Safeguarding Financial Stability: Theory and Practice.

Author:Tymoigne, Eric
Position:Book review

Safeguarding Financial Stability: Theory and Practice, by Garry J. Schinasi. Washington, D.C.: International Monetary Fund. 2006. Paper: ISBN 1 58906 440 2, $28.00. 311 pages.

In this book, the author presents a broad framework to promote financial stability. In doing so, he puts forward good points but one can see the tension that runs through the book because of his willingness to apply standard economic tools to the analysis of financial fragility. In the end, if Schinasi argues in favor of leaving most regulation of the financial system to the "market" by reducing market imperfections, one is forced to recognize that his case rests on weak foundations.

The whole argument of the book is based on the standard contemporary approach to economics. The author views the financial system as a pooling mechanism that redistributes a "fixed supply of flat money" (p. 55) by leveraging upon it via the creation of credit instruments. By doing this, the financial system facilitates intertemporal choices through the allocation of real resources from savers to investors, the allocation and assessment of risks, and the provision of liquidity (pp. 36, 85, 123). Market imperfections (externalities, public goods, asymmetries of information), however, push the financial system above or below optimality (p. 59). This, combined with the intrinsic incompleteness of financial contracts induced by the uncertainty of human trust, makes regulation and supervision a must in order to avoid financial instability.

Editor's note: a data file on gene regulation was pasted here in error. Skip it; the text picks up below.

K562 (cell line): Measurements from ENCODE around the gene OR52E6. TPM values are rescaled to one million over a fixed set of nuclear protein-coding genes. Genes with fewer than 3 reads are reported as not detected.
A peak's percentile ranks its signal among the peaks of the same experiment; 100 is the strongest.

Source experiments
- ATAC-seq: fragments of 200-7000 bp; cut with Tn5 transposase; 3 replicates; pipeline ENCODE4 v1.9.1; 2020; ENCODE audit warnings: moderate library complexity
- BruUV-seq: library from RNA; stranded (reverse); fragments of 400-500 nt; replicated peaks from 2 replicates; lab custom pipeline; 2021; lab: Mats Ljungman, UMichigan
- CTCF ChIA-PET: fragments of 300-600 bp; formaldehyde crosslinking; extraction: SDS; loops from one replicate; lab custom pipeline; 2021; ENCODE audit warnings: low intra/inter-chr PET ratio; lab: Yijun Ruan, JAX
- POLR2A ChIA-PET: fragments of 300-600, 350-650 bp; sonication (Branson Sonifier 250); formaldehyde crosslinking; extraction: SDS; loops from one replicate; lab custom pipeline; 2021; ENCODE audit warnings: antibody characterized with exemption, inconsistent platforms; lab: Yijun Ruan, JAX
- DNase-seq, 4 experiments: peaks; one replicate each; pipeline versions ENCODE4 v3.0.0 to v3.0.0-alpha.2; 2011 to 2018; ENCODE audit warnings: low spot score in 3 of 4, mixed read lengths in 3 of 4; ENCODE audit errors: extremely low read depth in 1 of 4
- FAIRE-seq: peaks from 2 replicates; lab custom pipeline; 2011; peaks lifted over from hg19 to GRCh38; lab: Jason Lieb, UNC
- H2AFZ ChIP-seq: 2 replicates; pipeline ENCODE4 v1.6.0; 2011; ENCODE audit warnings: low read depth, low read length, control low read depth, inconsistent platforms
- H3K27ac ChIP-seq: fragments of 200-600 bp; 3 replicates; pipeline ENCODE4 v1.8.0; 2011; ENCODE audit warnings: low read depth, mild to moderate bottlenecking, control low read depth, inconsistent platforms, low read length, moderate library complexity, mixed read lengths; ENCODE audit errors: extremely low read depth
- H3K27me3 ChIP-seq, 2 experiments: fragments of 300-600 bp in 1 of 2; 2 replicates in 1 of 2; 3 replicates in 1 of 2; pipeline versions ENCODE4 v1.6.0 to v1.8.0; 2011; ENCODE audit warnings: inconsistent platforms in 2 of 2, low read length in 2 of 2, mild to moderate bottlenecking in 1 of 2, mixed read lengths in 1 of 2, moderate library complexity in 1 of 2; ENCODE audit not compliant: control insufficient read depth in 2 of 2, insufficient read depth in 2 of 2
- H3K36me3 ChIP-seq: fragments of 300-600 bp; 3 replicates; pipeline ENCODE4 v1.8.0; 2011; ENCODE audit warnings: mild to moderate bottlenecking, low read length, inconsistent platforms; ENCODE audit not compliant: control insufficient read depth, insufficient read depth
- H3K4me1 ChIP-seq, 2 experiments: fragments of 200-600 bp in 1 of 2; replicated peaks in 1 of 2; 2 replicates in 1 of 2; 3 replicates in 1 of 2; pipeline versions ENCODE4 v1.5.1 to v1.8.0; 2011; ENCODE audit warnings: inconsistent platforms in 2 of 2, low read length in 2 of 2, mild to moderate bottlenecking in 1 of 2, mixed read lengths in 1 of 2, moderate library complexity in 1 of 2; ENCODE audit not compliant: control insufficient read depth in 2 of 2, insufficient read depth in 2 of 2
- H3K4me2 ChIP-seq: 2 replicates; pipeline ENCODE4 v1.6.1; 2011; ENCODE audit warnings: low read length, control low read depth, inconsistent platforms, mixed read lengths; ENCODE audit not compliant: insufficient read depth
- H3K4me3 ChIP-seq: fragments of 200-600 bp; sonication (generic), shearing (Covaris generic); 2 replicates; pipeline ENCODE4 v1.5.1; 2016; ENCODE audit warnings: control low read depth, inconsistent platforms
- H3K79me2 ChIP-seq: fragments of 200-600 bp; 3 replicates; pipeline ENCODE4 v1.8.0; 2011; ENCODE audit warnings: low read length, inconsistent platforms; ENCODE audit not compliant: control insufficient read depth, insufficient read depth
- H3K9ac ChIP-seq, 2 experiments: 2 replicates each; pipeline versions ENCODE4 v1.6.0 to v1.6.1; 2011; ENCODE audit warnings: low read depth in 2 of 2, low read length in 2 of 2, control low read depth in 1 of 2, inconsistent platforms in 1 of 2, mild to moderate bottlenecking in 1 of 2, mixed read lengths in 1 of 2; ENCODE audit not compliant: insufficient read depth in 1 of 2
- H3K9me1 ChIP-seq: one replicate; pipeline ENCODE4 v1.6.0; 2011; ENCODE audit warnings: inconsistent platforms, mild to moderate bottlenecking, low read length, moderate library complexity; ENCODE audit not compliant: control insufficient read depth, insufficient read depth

Given this traditional equilibrium/optimality analysis, the second part of the book provides a general policy framework to promote financial stability (financial instability is defined as the capacity of the financial system to perform its three tasks simultaneously (pp. 82ff.)). However, in doing so the author attempts to introduce history into the equilibrium analysis. Indeed, "the traditional 'shock-transmission' approach that is the basis of many existing policy-oriented framework" presumes that a system remains "in a state (or path) of equilibrium if undisturbed or adjusts to a different, perhaps less desirable, state (or path) of equilibrium" (p. 98). Instead, we should approach financial stability "as a continuum" (p. 98) process in which "the building up of vulnerabilities" (p. 98) is more of a concern than the shock triggering financial instability.

One should make an assessment of the strength of the financial system by defining a corridor of...

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